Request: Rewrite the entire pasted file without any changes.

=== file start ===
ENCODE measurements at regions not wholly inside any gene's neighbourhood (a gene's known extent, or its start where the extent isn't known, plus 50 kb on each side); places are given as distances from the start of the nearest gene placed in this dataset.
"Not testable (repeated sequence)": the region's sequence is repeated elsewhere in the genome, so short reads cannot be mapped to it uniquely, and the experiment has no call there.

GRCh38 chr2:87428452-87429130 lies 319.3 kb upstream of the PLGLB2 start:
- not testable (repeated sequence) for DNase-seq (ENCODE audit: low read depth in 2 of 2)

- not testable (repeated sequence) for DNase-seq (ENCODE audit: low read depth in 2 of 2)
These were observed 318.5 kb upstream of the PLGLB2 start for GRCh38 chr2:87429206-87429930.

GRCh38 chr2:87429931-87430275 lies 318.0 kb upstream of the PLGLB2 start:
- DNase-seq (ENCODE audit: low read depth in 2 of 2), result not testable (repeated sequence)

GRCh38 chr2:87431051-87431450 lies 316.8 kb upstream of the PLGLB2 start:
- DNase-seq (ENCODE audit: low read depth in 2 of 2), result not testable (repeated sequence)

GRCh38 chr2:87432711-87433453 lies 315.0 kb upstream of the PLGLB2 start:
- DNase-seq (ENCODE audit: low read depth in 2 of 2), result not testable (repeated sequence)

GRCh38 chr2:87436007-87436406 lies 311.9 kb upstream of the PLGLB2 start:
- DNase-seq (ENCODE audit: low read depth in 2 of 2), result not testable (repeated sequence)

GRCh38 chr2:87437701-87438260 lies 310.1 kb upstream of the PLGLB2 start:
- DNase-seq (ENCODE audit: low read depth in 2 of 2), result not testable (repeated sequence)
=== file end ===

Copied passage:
ENCODE measurements at regions not wholly inside any gene's neighbourhood (a gene's known extent, or its start where the extent isn't known, plus 50 kb on each side); places are given as distances from the start of the nearest gene placed in this dataset.
"Not testable (repeated sequence)": the region's sequence is repeated elsewhere in the genome, so short reads cannot be mapped to it uniquely, and the experiment has no call there.

GRCh38 chr2:87428452-87429130 lies 319.3 kb upstream of the PLGLB2 start:
- not testable (repeated sequence) for DNase-seq (ENCODE audit: low read depth in 2 of 2)

- not testable (repeated sequence) for DNase-seq (ENCODE audit: low read depth in 2 of 2)
These were observed 318.5 kb upstream of the PLGLB2 start for GRCh38 chr2:87429206-87429930.

GRCh38 chr2:87429931-87430275 lies 318.0 kb upstream of the PLGLB2 start:
- DNase-seq (ENCODE audit: low read depth in 2 of 2), result not testable (repeated sequence)

GRCh38 chr2:87431051-87431450 lies 316.8 kb upstream of the PLGLB2 start:
- DNase-seq (ENCODE audit: low read depth in 2 of 2), result not testable (repeated sequence)

GRCh38 chr2:87432711-87433453 lies 315.0 kb upstream of the PLGLB2 start:
- DNase-seq (ENCODE audit: low read depth in 2 of 2), result not testable (repeated sequence)

GRCh38 chr2:87436007-87436406 lies 311.9 kb upstream of the PLGLB2 start:
- DNase-seq (ENCODE audit: low read depth in 2 of 2), result not testable (repeated sequence)

GRCh38 chr2:87437701-87438260 lies 310.1 kb upstream of the PLGLB2 start:
- DNase-seq (ENCODE audit: low read depth in 2 of 2), result not testable (repeated sequence)